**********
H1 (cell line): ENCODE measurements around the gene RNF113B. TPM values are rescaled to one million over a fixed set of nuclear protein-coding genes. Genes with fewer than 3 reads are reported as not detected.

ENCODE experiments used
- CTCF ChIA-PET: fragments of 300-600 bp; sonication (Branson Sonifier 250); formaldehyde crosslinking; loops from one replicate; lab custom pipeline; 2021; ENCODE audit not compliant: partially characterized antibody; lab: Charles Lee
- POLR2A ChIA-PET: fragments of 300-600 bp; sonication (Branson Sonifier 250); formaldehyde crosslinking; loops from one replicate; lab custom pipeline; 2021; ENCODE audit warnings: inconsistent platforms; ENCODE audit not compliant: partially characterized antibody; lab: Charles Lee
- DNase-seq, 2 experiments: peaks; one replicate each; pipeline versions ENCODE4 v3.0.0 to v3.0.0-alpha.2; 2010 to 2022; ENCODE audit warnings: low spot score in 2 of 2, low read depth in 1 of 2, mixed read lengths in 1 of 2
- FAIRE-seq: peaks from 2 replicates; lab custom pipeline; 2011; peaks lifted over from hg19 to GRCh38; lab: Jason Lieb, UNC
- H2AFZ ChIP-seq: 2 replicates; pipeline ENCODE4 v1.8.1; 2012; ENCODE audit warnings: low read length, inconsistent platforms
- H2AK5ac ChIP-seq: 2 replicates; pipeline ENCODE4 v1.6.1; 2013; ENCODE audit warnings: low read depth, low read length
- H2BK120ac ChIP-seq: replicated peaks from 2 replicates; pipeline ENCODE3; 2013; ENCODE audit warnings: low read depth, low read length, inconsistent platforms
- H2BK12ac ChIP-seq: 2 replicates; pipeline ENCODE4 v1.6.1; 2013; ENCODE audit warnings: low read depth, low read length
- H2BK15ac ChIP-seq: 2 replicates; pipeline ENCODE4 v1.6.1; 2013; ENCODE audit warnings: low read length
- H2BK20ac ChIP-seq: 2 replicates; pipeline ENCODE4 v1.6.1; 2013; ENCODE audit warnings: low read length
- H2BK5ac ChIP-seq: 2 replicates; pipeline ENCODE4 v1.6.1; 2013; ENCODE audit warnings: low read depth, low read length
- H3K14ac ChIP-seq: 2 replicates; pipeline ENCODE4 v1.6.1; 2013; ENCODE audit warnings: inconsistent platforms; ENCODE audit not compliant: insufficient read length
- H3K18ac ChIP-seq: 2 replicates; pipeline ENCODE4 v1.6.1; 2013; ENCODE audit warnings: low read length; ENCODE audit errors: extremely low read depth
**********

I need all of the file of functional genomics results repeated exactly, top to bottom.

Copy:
H1 (cell line): ENCODE measurements around the gene RNF113B. TPM values are rescaled to one million over a fixed set of nuclear protein-coding genes. Genes with fewer than 3 reads are reported as not detected.

ENCODE experiments used
- CTCF ChIA-PET: fragments of 300-600 bp; sonication (Branson Sonifier 250); formaldehyde crosslinking; loops from one replicate; lab custom pipeline; 2021; ENCODE audit not compliant: partially characterized antibody; lab: Charles Lee
- POLR2A ChIA-PET: fragments of 300-600 bp; sonication (Branson Sonifier 250); formaldehyde crosslinking; loops from one replicate; lab custom pipeline; 2021; ENCODE audit warnings: inconsistent platforms; ENCODE audit not compliant: partially characterized antibody; lab: Charles Lee
- DNase-seq, 2 experiments: peaks; one replicate each; pipeline versions ENCODE4 v3.0.0 to v3.0.0-alpha.2; 2010 to 2022; ENCODE audit warnings: low spot score in 2 of 2, low read depth in 1 of 2, mixed read lengths in 1 of 2
- FAIRE-seq: peaks from 2 replicates; lab custom pipeline; 2011; peaks lifted over from hg19 to GRCh38; lab: Jason Lieb, UNC
- H2AFZ ChIP-seq: 2 replicates; pipeline ENCODE4 v1.8.1; 2012; ENCODE audit warnings: low read length, inconsistent platforms
- H2AK5ac ChIP-seq: 2 replicates; pipeline ENCODE4 v1.6.1; 2013; ENCODE audit warnings: low read depth, low read length
- H2BK120ac ChIP-seq: replicated peaks from 2 replicates; pipeline ENCODE3; 2013; ENCODE audit warnings: low read depth, low read length, inconsistent platforms
- H2BK12ac ChIP-seq: 2 replicates; pipeline ENCODE4 v1.6.1; 2013; ENCODE audit warnings: low read depth, low read length
- H2BK15ac ChIP-seq: 2 replicates; pipeline ENCODE4 v1.6.1; 2013; ENCODE audit warnings: low read length
- H2BK20ac ChIP-seq: 2 replicates; pipeline ENCODE4 v1.6.1; 2013; ENCODE audit warnings: low read length
- H2BK5ac ChIP-seq: 2 replicates; pipeline ENCODE4 v1.6.1; 2013; ENCODE audit warnings: low read depth, low read length
- H3K14ac ChIP-seq: 2 replicates; pipeline ENCODE4 v1.6.1; 2013; ENCODE audit warnings: inconsistent platforms; ENCODE audit not compliant: insufficient read length
- H3K18ac ChIP-seq: 2 replicates; pipeline ENCODE4 v1.6.1; 2013; ENCODE audit warnings: low read length; ENCODE audit errors: extremely low read depth